Things To Do
Walk through the Past
The Aleutian World War II National Historic Area follows the historic footprint of the U.S. Army Fort Schwatka, located at Ulakta Head on Mount Ballyhoo. Named for Lt. Frederick Schwatcka, the fort is one of four coastal defense posts built in 1942 and 1943 to protect the Dutch Harbor Naval Operating Base. Lt. Schwatcka conducted several military surveys in Alaska in the 1880s, including in Unalaska.
Visitors to the area may explore the remaining structures and ruins of Fort Schwatka, and sense the scope of the war effort mounted in the Aleutians to protect the United States from the Japanese invasion. There are also opportunities for self-led driving tours on Amaknak and Unalaska Islands.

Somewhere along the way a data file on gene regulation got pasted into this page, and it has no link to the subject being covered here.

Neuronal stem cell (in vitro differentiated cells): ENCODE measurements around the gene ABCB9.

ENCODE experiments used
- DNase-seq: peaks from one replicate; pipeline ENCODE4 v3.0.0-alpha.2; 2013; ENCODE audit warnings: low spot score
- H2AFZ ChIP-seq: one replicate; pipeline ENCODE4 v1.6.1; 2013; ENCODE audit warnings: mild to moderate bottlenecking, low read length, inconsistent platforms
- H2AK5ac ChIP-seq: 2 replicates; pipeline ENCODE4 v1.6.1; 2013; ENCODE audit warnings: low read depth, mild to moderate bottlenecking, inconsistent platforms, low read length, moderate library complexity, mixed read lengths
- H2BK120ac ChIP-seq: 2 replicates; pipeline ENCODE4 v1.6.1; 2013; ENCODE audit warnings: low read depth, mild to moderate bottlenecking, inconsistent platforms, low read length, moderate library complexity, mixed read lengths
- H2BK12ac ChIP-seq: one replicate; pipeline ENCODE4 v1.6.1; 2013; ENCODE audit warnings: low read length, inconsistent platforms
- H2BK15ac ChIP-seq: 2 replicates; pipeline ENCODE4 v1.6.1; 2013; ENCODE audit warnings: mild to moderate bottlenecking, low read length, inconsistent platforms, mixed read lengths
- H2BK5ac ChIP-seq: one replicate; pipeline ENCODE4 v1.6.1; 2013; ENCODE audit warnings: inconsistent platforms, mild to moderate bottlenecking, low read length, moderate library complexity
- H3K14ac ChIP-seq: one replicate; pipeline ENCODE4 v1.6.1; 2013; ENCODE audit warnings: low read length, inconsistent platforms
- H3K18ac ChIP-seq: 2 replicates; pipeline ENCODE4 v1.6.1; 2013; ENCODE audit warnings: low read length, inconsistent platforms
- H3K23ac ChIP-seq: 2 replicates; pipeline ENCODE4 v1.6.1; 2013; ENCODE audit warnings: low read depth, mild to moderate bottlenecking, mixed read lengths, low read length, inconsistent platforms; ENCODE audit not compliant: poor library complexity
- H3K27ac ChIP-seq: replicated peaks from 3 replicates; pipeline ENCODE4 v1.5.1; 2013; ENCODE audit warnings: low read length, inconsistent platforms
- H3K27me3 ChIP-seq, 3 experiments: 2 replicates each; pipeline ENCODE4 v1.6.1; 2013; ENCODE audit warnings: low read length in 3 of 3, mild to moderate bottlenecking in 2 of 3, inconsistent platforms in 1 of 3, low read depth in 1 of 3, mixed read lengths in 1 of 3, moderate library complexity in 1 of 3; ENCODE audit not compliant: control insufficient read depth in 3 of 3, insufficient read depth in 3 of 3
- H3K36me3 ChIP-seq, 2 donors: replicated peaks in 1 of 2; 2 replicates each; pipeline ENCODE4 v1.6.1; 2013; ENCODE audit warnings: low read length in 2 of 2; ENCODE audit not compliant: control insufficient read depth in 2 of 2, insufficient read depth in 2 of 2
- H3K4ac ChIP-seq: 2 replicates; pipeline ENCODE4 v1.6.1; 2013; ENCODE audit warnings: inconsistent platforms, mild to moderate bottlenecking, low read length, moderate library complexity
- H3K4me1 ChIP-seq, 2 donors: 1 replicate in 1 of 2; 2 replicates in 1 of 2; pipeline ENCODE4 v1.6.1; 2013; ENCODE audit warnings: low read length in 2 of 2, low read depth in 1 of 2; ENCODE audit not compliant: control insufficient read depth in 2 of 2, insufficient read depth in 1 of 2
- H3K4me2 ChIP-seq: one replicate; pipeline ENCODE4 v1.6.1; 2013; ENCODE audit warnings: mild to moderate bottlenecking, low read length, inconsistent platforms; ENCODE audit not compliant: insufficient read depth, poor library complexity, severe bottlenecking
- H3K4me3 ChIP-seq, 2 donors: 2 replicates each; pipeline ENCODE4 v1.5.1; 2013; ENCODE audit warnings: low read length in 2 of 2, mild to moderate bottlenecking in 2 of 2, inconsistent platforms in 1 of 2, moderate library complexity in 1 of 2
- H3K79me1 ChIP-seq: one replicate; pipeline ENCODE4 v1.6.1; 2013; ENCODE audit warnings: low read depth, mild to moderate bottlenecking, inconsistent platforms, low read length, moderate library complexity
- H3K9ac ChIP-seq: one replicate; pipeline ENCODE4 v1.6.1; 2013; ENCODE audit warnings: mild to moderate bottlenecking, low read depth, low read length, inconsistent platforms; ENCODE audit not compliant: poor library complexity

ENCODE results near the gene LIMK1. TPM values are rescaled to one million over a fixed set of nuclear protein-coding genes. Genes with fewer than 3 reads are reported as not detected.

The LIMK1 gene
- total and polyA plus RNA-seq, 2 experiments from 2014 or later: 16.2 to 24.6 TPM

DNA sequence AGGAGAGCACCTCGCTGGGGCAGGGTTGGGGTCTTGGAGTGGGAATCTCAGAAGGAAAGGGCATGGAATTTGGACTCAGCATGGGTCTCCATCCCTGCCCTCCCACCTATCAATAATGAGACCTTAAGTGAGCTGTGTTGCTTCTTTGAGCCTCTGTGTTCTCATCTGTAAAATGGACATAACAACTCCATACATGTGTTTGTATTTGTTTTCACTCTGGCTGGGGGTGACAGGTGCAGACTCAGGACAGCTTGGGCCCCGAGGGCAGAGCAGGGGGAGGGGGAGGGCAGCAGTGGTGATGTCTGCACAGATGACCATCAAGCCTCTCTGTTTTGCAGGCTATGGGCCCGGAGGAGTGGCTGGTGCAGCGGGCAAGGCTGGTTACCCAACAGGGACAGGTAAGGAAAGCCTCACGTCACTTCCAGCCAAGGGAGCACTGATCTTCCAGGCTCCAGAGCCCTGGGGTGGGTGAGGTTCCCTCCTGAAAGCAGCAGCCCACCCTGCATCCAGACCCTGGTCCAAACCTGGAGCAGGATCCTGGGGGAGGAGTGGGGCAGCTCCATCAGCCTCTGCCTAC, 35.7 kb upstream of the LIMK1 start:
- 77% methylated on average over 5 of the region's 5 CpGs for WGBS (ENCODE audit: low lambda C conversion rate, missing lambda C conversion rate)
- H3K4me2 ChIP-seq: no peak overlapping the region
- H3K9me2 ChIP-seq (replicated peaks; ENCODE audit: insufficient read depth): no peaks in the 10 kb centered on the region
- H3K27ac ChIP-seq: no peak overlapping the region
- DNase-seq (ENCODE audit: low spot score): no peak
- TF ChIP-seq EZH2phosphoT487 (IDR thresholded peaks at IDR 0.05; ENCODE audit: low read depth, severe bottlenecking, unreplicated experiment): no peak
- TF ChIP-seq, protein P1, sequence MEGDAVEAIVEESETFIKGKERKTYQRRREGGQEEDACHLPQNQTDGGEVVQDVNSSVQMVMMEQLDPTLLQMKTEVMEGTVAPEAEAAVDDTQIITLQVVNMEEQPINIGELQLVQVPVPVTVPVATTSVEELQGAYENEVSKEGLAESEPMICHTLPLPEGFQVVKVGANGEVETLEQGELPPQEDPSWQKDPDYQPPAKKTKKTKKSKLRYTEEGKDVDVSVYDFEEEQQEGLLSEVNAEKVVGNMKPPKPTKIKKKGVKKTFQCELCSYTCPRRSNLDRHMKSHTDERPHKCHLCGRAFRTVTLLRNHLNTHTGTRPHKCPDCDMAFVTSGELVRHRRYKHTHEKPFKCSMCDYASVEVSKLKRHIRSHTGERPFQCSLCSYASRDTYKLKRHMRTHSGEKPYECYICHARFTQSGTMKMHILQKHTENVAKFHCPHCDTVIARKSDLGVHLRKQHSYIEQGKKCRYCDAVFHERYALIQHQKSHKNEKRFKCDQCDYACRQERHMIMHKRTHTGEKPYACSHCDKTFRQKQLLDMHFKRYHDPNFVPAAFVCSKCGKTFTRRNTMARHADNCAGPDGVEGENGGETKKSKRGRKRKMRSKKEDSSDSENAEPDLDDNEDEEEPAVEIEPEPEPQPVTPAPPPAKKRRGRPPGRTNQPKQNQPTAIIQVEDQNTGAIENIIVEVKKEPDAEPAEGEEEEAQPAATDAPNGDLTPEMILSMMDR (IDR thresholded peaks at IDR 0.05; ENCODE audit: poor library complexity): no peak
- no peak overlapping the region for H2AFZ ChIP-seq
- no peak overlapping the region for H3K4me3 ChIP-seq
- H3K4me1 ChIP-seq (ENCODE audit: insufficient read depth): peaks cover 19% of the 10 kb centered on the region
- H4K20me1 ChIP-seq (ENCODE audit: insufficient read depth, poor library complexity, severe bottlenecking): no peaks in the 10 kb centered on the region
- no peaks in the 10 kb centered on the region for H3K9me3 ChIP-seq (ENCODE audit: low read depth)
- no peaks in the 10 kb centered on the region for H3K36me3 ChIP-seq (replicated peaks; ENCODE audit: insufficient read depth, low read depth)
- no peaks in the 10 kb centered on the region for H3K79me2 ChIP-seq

Built to Last
The army built over a hundred buildings at Fort Schwatka. At 897 feet above sea level, the installations on Mount Ballyhoo were the highest coastal defenses in the United States. Engineers designed the concrete observation posts and command stations to withstand earthquakes and 100 mile-per-hour winds.
The fort overlooks Dutch Harbor and was key to its protection. Although many of the bunkers and wooden structures of Fort Schwatka have collapsed, the gun mounts and lookouts are among the most intact of their era in the country.
Did You Know?
A PBY plane piloted by Lt. Jean Cusick was sent from Dutch Harbor, on June 3, 1942, to locate Japanese forces in the Pacific. He was shot down by enemy fighters en route. Five men out of the seven-man crew survived the crash and got into life rafts. Cusick and his enlisted pilot died on the rafts from their wounds. The other three were captured by the Japanese, and became the first prisoners of war in the Aleutian Campaign.